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Does the Net Worth of World's Top Recording Artists Distorts Our View of the Music Industry?

Gettyimages | Kevin Winter
By Robert Safir

Because of her impending divorce, information about Adele's net worth leaked out to the pressed. The figure reported was $184 million. Sizable, for sure, but not the highest amount compared to some other recording artists. The problem is that all these figures distort our perception of singers, songwriters, and the music industry as a whole.

Indeed, some of the earnings of top recording artists are staggering and sometimes surprising. These figures usually represent more than record sales, however. They include such things as tours, concerts, live appearances, and merchandize sales – including t-shirts, caps, posters, and more. Please don’t forget the bumper stickers.

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How Much Did You Just Say?

Lots of money
Gettyimages | KevinHyde

Let’s look at the net worth of some of the top recording artists.

Paul McCartney (net worth: $1.2 billion)

Jay-Z. Net Worth: $1 Billion

Celine Dion. Net Worth: $800 Million

Bono(net worth: $700 million)

Madonna (net worth: $590 million)

Mariah Carey (net worth: $520 million)

Elton John (net worth: $500 million)

Dolly Parton (net worth: $500 million)

Gloria Estefan (net worth: $500 million)

With a net worth of $1.2 billion, Paul McCartney is considered the richest recording artist of all time. He was not just the singer on many of the songs, he was also the songwriter, a reliable source of income

Music Publishing

Sir Paul McCartney
Wikimedia | https://commons.wikimedia.org/wiki/File:Paul_McCartney_ACL18051018-169_(44619444435).jpg

Publishing the music is an additional revenue source to writing and performing the music. The publishing rights to John Lennon and Paul McCartney’s songs are owned by Sony/ATV Music Publishing. In 1985, Michael Jackson bought ATV Music for a reported $47.5 million. In 1995, Jackson found himself in financial trouble and he sold half of ATV to Sony Music for $95 million, creating Sony/ATV Music Publishing. By 2006, Michael Jackson had sold another 25% to Sony.

Paul McCartney was furious that Michael Jackson ever acquired the publishing rights to the Beatles catalog and he sued Sony/ATV Music Publishing to reclaim his rights to the music under the US Copyright Act of 1976.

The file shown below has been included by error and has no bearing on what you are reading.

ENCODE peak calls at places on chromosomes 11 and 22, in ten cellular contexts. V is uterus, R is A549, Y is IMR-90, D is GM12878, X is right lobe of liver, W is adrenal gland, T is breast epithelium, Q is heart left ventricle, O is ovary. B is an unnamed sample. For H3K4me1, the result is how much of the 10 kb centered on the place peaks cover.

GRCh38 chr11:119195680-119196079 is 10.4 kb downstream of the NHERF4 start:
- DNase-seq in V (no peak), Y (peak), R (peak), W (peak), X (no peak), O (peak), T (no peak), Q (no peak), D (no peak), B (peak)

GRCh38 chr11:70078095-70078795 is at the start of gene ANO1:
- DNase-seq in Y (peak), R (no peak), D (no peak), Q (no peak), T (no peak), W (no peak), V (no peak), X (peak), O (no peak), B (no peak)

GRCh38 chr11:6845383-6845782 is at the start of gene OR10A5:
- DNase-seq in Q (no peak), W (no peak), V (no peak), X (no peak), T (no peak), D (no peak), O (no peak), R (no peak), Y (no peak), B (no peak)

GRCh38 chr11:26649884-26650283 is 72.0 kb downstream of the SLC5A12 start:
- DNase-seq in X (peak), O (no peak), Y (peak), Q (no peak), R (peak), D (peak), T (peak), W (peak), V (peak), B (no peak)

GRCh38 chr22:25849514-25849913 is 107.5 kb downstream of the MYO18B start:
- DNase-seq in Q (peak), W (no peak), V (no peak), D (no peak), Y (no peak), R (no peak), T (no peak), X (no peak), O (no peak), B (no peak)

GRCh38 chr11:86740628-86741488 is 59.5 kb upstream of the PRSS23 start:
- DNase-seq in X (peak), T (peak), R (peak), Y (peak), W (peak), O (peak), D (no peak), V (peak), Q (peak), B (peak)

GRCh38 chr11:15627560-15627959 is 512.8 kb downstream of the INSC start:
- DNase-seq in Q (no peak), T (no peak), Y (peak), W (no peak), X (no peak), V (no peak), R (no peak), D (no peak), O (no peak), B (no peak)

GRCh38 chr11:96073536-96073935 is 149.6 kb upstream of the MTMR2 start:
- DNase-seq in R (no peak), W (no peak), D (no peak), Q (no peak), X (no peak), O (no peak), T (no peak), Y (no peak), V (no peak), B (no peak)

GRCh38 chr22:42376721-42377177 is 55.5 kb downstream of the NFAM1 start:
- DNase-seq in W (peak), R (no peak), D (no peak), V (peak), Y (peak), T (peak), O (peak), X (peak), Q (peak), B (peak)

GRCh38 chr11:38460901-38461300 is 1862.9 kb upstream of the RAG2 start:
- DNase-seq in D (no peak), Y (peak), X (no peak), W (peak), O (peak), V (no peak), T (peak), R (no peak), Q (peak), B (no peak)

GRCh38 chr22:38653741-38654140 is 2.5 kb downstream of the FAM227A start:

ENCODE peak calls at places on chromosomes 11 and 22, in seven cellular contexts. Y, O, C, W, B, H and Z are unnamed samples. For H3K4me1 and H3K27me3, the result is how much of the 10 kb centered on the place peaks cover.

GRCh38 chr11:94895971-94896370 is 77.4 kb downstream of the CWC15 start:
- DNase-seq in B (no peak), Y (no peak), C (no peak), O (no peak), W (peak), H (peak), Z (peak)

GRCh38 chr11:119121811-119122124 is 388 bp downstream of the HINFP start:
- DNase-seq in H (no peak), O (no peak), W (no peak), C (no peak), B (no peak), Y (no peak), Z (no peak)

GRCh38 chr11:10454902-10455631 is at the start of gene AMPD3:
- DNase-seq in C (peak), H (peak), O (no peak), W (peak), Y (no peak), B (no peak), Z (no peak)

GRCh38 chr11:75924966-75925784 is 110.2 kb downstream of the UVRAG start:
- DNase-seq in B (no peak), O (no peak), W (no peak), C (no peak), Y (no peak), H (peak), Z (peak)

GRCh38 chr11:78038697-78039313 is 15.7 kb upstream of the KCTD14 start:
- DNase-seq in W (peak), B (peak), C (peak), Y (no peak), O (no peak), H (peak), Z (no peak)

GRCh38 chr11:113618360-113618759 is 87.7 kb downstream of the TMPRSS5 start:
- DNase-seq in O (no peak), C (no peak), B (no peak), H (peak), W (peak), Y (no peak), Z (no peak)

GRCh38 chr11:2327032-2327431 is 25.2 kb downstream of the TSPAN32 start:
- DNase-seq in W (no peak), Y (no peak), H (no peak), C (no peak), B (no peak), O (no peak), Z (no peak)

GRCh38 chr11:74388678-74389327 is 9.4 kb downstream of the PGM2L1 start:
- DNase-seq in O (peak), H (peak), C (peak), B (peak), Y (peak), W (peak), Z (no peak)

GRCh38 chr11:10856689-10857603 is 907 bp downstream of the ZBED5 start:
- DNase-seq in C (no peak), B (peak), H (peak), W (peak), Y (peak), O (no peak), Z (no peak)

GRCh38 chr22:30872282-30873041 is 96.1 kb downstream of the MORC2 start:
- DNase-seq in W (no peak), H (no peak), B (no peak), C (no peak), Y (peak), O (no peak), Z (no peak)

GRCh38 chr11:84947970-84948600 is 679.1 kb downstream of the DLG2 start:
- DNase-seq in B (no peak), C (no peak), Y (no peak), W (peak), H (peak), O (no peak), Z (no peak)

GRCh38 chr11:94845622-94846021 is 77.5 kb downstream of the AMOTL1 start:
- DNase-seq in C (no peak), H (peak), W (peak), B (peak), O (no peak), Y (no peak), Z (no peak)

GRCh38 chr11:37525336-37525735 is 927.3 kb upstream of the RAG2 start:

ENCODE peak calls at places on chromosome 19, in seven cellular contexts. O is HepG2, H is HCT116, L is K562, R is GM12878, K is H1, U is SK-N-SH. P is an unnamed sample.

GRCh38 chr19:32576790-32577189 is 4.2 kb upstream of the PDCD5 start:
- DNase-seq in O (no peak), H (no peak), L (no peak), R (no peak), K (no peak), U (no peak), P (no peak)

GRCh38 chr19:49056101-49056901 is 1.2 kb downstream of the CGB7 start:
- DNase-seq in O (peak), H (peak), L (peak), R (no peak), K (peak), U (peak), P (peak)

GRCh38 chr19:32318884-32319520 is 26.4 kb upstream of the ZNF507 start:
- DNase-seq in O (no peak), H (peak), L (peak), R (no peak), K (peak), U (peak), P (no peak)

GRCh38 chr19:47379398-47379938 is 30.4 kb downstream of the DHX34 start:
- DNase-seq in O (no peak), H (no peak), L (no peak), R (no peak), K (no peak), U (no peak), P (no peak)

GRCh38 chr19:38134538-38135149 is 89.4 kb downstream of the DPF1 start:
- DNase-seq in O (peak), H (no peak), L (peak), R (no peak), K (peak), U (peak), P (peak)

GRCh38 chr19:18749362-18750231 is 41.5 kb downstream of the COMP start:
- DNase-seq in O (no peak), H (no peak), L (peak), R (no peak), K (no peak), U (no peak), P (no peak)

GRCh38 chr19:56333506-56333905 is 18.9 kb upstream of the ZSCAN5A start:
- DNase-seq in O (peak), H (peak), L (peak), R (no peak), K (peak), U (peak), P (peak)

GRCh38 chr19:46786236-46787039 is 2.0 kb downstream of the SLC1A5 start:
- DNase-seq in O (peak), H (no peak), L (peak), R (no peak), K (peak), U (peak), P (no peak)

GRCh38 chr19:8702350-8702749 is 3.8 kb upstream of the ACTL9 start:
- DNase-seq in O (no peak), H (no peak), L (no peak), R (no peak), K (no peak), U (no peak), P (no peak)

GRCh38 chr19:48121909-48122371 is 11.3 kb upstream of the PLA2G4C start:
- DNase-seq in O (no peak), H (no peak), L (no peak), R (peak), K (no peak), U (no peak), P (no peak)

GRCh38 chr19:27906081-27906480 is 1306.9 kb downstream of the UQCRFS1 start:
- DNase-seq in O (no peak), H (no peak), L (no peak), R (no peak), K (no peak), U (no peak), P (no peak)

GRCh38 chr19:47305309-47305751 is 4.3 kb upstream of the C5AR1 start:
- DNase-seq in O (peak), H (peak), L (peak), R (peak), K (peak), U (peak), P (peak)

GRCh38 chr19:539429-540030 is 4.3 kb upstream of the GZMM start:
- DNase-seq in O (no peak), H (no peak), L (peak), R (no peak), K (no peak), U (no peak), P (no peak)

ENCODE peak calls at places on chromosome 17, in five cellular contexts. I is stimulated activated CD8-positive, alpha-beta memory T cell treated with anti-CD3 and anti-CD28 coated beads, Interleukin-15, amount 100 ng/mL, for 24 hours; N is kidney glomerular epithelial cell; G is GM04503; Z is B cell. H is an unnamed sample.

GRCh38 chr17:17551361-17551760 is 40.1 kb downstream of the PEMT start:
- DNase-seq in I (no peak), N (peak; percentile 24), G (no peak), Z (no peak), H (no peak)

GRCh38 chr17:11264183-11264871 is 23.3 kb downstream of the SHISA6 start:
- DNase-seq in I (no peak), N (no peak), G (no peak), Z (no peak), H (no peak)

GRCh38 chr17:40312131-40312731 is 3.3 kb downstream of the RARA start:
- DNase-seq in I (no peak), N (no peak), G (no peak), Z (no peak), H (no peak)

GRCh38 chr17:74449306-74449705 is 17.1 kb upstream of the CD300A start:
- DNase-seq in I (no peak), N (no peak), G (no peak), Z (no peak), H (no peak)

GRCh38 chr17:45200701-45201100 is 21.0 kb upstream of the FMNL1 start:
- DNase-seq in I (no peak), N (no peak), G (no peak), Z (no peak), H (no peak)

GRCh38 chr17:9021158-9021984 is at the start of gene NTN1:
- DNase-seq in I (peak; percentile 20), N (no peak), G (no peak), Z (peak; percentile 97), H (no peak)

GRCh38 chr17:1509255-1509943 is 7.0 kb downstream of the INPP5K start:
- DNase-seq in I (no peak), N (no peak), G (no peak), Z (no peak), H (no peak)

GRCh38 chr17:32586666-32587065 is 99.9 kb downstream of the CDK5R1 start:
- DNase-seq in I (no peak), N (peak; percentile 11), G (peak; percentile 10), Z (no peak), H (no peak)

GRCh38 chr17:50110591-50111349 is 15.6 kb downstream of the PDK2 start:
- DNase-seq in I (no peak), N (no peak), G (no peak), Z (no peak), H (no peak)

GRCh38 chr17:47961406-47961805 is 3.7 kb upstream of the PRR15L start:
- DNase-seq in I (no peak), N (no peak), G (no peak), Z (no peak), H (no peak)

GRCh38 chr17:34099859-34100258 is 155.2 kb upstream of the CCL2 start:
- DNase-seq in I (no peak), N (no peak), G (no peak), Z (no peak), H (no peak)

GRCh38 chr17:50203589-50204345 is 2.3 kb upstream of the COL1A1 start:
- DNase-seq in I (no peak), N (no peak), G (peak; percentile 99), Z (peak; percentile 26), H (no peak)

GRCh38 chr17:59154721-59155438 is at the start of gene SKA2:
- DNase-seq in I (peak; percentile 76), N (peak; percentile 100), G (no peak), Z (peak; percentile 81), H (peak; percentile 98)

Last year Sony and Paul McCartney entered into a “confidential settlement agreement.” Presumably, sometime in 2018 McCartney will start getting the publisher’s share to his songs back after the 56-year period. In other words, McCartney was successful in his lawsuit, likely getting some cash at the signing of the agreement and then getting his publishing rights back after Sony/ATV Music’s ownership ends in the future.

Exceptional Music

The Beatles
Wikimedia | https://commons.wikimedia.org/wiki/File:The_Beatles_(with_Jimmy_Nicol)_1964_001.png

Paul McCartney is more the exception rather than the rule when it comes to his net worth and his ability to continue making money on his rights as a songwriter/artist, and with future monies coming in from the publishing rights. Keep in mind that his (and John’s) songs were incredible popular and continue to make huge sums of money today – even if he doesn’t lift a finger. The Beatles music stands the test of time more than any other music on the market – appealing to multiple generations of listeners.

The songwriter/artists that line up in net worth right behind McCartney are very wealthy as well. But their net worth is unlikely to catch up with Sir Paul’s. After all, some of them are ‘only’ worth a half a billion dollars.

'Typical Earnings'

Card representing Spotify
Unsplash | Markus Spiske

The ‘typical songwriter’s earnings are another story completely. Assuming the songwriter is somewhat successful, they can make money from record sales (CDs, LPs, etc.). These ‘mechanical’ royalties pay $0.091 per song.

‘Performance royalties’ come from AM and FM radio, network television, cable television, live gig venues, retail stores, bars, restaurants, and so on. Those rates vary according to the agency collecting these royalties, usually from ASCAP or BMI.

Streaming royalties come from the song being streamed through an interactive service, such as Spotify, Rhapsody, and more. The payment for these is – get ready - the average rate per stream is about $0.005. There can be millions upon millions of streams that only amount to a couple of hundred dollars in royalties. .

'Average Earnings'

Street musician
Unsplash | Jacek Dylag

Below the successful songwriters and/or artists you have your ‘average’ ones. These are the ‘struggling’ artists who record demos, get rejected by a few labels, write new music, record again, and get rejected again by a few more labels. Sometimes, if they’re lucky and with persistence, they can eventually break through and find some level of success - but mostly it’s barely enough to make a living. For the same reason you find aspiring actors waiting tables, you will find the aspiring singer/songwriter/recording artist taking on a variety of jobs just to keep hanging in there.

The misconception prevalent in society is that anyone in the music business makes a lot of money. Another misconception is that it’s ‘fun.’ Yes, sometimes it can be fun, but mostly it’s a lot of very hard work. And by any measure it is a struggle. So when you see millions – or even billions – of dollars going to recording artists or songwriters, remember that these millionaires are the highest earners of all. A lot of the rest of the music folks are mopping floors – as long as there’s no global COVID-19 pandemic going on.

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